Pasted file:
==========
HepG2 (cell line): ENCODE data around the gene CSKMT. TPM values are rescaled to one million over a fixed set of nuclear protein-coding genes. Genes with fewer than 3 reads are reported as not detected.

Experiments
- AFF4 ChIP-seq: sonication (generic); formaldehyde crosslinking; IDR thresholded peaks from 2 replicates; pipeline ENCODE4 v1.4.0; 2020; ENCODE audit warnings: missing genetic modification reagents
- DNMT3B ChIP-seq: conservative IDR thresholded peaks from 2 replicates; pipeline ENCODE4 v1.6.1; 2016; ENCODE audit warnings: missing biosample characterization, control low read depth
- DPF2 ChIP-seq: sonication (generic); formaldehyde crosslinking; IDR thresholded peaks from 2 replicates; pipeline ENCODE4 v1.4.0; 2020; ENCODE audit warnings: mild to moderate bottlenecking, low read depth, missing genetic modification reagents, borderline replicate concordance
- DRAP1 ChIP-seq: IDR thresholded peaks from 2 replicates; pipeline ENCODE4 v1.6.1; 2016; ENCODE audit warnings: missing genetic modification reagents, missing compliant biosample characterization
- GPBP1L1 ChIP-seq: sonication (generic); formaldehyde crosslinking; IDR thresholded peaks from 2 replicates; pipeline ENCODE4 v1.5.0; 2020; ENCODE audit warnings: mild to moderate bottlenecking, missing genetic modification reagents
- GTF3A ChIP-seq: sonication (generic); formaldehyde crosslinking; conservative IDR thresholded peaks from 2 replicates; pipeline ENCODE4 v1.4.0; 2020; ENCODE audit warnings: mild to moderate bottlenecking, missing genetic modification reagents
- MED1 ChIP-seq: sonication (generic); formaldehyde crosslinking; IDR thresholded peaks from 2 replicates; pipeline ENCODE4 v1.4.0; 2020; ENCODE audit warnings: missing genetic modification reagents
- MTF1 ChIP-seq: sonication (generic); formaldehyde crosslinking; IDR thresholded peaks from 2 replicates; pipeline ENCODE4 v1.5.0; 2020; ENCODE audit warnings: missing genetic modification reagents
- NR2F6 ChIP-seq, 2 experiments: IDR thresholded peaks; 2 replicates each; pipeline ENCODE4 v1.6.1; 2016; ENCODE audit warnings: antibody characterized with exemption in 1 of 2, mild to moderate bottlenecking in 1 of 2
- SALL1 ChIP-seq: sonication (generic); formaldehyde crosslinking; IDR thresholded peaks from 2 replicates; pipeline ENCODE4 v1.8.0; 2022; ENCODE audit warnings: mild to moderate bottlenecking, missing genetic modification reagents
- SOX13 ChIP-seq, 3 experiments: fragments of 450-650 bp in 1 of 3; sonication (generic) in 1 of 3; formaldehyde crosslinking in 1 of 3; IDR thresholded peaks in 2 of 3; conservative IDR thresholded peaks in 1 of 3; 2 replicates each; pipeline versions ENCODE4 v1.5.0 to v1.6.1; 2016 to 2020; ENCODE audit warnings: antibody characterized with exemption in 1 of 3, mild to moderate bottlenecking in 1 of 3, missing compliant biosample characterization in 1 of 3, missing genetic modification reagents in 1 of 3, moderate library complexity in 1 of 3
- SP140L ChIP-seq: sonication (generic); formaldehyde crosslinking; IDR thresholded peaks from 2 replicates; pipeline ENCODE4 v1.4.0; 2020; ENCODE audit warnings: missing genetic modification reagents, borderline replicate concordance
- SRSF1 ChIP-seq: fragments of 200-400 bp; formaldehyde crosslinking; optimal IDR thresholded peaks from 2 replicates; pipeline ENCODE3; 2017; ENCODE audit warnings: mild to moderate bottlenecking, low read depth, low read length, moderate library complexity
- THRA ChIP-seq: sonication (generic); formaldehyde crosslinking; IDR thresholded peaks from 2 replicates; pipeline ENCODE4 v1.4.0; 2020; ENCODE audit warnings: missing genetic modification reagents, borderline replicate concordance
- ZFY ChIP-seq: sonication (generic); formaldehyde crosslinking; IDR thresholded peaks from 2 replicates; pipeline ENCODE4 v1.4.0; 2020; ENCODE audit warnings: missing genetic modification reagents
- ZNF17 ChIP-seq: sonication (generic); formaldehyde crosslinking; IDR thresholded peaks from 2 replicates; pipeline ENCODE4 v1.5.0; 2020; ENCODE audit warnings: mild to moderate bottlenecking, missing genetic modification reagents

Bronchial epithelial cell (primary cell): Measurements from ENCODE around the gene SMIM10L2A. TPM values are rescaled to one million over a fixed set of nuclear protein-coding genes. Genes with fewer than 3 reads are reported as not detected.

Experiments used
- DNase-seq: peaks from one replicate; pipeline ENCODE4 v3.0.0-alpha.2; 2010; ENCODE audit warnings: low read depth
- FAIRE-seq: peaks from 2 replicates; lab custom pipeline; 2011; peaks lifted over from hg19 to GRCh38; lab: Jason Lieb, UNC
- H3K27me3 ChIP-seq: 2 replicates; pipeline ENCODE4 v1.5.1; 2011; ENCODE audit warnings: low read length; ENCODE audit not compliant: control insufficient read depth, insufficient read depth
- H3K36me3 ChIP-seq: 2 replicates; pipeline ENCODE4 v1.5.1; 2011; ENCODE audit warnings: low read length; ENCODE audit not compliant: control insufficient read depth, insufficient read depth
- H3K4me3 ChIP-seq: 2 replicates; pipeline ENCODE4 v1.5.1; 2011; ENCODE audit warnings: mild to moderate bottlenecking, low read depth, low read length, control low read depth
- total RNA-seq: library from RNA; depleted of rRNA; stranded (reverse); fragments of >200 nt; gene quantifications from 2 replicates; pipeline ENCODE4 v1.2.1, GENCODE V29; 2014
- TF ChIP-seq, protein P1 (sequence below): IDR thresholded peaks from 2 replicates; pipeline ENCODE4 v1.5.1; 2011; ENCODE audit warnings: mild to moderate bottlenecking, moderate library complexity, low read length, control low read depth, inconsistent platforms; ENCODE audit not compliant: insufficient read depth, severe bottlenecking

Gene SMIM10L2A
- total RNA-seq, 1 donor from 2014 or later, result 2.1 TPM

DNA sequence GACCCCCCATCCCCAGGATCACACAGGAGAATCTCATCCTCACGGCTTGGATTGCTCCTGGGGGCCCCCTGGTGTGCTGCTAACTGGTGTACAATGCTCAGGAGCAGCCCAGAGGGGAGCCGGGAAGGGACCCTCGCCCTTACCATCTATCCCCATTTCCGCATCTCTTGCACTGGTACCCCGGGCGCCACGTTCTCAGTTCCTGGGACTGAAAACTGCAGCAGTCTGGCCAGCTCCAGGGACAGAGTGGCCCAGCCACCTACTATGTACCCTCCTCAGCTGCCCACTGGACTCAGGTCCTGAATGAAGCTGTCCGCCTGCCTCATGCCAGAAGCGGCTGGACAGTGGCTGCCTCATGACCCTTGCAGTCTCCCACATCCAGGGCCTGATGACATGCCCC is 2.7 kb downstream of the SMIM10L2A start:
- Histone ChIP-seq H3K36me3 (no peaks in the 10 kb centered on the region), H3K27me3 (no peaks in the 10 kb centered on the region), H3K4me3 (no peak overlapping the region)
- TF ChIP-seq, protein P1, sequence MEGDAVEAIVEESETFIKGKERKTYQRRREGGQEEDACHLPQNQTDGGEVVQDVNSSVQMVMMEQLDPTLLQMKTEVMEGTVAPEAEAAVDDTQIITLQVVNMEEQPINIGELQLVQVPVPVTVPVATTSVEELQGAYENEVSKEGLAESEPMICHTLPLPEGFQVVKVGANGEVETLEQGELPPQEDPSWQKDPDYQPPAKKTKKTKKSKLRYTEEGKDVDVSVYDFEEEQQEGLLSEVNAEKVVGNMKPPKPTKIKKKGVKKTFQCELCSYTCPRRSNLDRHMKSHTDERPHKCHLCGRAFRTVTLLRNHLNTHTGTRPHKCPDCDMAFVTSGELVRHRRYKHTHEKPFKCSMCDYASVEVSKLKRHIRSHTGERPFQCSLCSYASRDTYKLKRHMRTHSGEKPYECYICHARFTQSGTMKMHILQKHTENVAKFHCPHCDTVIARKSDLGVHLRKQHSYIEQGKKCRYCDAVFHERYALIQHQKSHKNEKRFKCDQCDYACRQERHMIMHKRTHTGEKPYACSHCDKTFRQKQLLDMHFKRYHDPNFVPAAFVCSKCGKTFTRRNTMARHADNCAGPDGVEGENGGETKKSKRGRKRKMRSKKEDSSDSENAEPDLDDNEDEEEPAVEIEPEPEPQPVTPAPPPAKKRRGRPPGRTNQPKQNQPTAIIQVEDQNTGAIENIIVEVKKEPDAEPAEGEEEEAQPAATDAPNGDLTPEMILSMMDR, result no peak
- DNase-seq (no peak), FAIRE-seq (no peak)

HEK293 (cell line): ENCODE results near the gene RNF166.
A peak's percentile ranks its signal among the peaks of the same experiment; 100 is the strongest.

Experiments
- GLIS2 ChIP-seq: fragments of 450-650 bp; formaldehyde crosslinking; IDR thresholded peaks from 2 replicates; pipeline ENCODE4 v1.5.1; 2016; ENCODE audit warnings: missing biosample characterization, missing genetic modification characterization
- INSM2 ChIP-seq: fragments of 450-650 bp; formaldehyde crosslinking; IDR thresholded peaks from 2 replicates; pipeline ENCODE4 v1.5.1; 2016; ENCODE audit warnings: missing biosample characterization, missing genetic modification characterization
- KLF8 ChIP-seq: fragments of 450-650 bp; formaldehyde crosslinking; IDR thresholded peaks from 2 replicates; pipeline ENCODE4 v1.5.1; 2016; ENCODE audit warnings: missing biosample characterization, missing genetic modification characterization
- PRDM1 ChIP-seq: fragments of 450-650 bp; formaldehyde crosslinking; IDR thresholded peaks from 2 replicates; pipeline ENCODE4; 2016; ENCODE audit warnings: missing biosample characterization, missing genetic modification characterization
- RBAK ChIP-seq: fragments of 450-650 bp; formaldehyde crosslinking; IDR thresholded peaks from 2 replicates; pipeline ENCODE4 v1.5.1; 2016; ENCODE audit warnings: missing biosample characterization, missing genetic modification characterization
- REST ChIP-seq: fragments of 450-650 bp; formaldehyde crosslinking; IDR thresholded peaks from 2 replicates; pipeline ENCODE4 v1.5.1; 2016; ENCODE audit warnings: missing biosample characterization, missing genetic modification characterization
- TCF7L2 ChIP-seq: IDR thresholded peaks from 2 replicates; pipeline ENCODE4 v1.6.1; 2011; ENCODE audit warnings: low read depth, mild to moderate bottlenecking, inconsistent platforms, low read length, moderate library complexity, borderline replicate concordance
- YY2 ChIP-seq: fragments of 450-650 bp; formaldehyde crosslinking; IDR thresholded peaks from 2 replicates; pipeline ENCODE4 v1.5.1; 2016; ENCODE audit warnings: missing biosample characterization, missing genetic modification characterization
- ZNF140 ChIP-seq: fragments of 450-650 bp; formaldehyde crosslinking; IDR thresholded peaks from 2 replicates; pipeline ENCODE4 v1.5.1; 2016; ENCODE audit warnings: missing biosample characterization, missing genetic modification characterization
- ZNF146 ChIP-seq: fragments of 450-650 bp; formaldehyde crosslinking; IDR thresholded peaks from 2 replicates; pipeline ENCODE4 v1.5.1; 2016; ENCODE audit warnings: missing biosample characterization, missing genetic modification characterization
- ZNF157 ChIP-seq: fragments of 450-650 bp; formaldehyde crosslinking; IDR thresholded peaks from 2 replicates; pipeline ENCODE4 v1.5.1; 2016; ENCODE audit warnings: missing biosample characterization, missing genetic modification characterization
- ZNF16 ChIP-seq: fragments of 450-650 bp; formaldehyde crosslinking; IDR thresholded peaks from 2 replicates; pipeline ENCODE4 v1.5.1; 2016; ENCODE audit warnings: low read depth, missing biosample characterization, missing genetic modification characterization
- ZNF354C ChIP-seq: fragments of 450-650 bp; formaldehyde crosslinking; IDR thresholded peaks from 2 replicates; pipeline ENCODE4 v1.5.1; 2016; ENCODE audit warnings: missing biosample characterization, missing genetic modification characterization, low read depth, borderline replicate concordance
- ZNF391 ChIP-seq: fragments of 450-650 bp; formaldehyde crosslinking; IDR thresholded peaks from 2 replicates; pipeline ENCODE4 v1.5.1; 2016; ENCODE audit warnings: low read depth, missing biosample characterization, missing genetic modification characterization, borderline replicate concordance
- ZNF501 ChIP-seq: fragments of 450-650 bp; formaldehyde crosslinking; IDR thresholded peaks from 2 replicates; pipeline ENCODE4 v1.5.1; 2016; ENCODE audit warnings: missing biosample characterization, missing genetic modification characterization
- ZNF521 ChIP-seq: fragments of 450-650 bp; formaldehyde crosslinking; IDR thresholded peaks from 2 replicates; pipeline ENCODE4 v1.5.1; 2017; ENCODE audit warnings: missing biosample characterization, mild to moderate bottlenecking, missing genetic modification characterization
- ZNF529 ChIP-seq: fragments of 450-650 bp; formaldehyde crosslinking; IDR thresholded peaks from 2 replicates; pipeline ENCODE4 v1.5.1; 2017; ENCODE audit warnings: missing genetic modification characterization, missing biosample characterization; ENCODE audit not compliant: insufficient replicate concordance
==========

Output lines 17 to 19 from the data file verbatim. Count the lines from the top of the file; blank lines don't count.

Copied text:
- ZFY ChIP-seq: sonication (generic); formaldehyde crosslinking; IDR thresholded peaks from 2 replicates; pipeline ENCODE4 v1.4.0; 2020; ENCODE audit warnings: missing genetic modification reagents
- ZNF17 ChIP-seq: sonication (generic); formaldehyde crosslinking; IDR thresholded peaks from 2 replicates; pipeline ENCODE4 v1.5.0; 2020; ENCODE audit warnings: mild to moderate bottlenecking, missing genetic modification reagents

Bronchial epithelial cell (primary cell): Measurements from ENCODE around the gene SMIM10L2A. TPM values are rescaled to one million over a fixed set of nuclear protein-coding genes. Genes with fewer than 3 reads are reported as not detected.